• We didn’t say “write a book” when travelling. We only suggested that you write when on a journey. “Writing” can be a restaurant napkin recording a snippet of overheard conversation. “Writing” can simply be notes on a map or guidebook: stopped here and ate weird-tasting burgers at Fast Eddy’s Eatery. Nobody got sick.
  • The point is that there are all kinds of ways to “write” while travelling. And there’s all kinds of travelling: lately, even a stroll to the neighbourhood park, or a trip to the grocery store has become for many of us the most common form of travelling. You’re creative. In 2022, see what you can do to Write While Travelling.  And if we’re lucky, 2022 will be the year that proves Omicron to the be the last blast of COVID so that real long-distance travelling will return.

3.   To devote at least one day exclusively to the craft

  • Think about it. Just one day. C’mon, you can do it. Pack a lunch and head to the library. Or unplug the phone and the Internet and spend the day writing. Maybe you can pretend it’s a snow day. Or maybe you can book a one-day escape at a local hotel or B&B. Consider what “craft” means: In Old English (pre-900 CE) cræft meant strength. A day to focus on the art and skill of your craft can only strengthen your words on the page.
  • No matter what option you choose, make sure you schedule your day devoted to writing. And then make sure you show up, as scheduled.

4.   To write something different from your “usual”

  • Step away from the familiar and head down the rabbit hole. If your passion is fiction, go for non-fiction or poetry. If your comfort zone is poetry, try your hand at playwriting. If non-fiction is your go-to, start a graphic novel. Science fiction writers, take the time to meet romance. Mystery writers, shake hands with erotica. There’s a strange chemistry that happens when you shake up your pen and at the very least, you’ll return to your writing nest with some fresh ideas. And maybe you might find that trying something new opened up a whole new “writer” in you.

5.   To devote at least one day to NOT writing

  • Counterintuitive resolution? Actually, this is a great resolution for those who have trouble leaving their desk or pen or computer. It’s great to be a devoted writer, one who writes every day without fail, one who will forgo lunch if a plot point needs adjustments or a character is sitting a bit too flat on the page. You might be surprised how giving up just one day of writing can do. The tension of staying away from the writing could fire up your pen in ways you hadn’t imagined. The “day after” writing may be something you choose to create more often. At the very least, it’s a worthwhile experiment for the relentless writer to try out.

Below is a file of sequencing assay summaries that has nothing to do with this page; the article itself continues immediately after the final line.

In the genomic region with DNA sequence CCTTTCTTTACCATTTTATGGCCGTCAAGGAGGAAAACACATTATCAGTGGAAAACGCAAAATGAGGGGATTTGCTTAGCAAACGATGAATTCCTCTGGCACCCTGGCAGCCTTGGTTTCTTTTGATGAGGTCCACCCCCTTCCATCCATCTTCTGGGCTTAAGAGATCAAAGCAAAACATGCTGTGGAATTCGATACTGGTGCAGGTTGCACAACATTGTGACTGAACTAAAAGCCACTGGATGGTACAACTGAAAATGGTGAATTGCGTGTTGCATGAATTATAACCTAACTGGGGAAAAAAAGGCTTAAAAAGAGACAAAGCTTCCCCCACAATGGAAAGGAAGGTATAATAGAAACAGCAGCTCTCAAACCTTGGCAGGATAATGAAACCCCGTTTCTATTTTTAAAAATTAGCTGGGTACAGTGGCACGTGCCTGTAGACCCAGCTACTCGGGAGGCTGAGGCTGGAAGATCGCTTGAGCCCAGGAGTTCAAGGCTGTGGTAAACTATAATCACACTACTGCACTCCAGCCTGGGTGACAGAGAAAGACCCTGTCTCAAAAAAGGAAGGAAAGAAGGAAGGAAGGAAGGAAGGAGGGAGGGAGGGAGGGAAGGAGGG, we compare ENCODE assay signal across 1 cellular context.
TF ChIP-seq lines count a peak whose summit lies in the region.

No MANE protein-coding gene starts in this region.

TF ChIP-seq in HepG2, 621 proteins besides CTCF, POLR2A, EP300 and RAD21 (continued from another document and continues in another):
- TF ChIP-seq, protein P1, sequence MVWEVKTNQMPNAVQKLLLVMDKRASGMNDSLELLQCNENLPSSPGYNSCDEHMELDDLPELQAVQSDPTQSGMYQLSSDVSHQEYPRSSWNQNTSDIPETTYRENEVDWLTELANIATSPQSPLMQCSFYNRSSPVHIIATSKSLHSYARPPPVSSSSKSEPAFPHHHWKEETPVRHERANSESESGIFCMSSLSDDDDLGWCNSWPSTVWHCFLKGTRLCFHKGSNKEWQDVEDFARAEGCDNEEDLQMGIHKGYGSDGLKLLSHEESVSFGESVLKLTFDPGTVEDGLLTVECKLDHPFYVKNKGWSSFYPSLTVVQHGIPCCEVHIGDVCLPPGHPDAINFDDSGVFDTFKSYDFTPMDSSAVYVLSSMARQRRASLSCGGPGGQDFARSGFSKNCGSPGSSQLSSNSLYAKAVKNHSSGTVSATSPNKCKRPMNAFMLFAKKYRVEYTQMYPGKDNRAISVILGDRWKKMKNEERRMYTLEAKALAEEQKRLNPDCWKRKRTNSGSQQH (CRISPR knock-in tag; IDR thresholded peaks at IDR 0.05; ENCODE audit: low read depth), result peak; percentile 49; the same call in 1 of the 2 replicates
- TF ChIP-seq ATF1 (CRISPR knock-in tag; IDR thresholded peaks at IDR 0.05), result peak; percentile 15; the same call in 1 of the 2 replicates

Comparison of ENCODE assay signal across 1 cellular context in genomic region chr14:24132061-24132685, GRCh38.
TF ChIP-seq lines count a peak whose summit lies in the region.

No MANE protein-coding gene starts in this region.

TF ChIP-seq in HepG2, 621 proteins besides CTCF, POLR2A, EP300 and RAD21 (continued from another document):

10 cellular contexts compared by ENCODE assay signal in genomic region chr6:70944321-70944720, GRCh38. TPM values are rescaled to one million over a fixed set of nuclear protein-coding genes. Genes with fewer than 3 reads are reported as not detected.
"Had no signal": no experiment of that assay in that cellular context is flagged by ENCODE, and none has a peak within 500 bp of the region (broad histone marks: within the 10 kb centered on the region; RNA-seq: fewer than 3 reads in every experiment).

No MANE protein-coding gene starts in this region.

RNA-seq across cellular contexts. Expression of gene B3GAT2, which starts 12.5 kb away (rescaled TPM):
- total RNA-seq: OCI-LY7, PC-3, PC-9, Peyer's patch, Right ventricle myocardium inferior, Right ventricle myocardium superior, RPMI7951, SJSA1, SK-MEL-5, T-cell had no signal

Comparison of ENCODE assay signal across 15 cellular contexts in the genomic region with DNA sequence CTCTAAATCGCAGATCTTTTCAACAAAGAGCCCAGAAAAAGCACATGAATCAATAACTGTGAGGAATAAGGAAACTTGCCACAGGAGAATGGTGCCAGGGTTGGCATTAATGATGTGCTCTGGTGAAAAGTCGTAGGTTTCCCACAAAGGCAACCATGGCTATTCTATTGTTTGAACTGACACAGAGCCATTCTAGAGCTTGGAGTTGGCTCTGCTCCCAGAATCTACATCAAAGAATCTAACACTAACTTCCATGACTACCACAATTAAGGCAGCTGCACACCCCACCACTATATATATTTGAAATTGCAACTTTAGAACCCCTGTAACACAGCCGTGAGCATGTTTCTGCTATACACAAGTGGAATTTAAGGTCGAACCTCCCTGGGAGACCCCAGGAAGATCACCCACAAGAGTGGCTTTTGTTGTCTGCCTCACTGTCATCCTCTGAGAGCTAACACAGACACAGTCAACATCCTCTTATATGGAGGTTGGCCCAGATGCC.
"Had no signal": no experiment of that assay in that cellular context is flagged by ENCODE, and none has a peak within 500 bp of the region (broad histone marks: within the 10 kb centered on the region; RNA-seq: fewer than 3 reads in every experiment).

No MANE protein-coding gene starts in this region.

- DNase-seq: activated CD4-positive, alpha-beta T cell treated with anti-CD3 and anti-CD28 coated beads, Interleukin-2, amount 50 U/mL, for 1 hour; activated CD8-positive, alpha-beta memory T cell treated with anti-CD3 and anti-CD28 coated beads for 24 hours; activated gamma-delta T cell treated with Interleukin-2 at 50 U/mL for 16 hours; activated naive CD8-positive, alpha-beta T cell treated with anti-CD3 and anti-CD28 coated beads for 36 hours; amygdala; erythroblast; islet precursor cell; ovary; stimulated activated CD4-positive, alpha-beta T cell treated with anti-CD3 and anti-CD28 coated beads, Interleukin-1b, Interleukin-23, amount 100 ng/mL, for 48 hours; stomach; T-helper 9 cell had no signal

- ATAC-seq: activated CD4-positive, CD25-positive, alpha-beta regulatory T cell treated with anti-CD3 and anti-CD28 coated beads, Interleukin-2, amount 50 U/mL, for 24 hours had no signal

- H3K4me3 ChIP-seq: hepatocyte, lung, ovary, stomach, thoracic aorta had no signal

6.   To read something different from your usual

  • This doesn’t have to be a big book. How about an article in a bodybuilding handbook or a finance magazine? Or a graphic novel, or modern play, or a children’s board book? Or a corporation’s annual report, or a technical how-to manual. The object of this resolution is to teach your eyes to look for what made it publishable. Where is the strength in the writing? Who is the reader or audience? And why do they need this publication? What changes might you make to improve this?
  • This analytical approach might prove useful in your own writing. At the very least, you introduce your eyes to a way of writing or content that is not what you normally choose to read. An excellent exercise to expand your writing horizons.

As noted, you only need one of these resolutions for midnight on December 31st. But consider holding onto this list and dipping back in from time to time. It may be just the medicine you need to fire up your muse and ignite your imagination.

Here’s to 2022. May the world put COVID to bed at last and may your writing dreams all come true.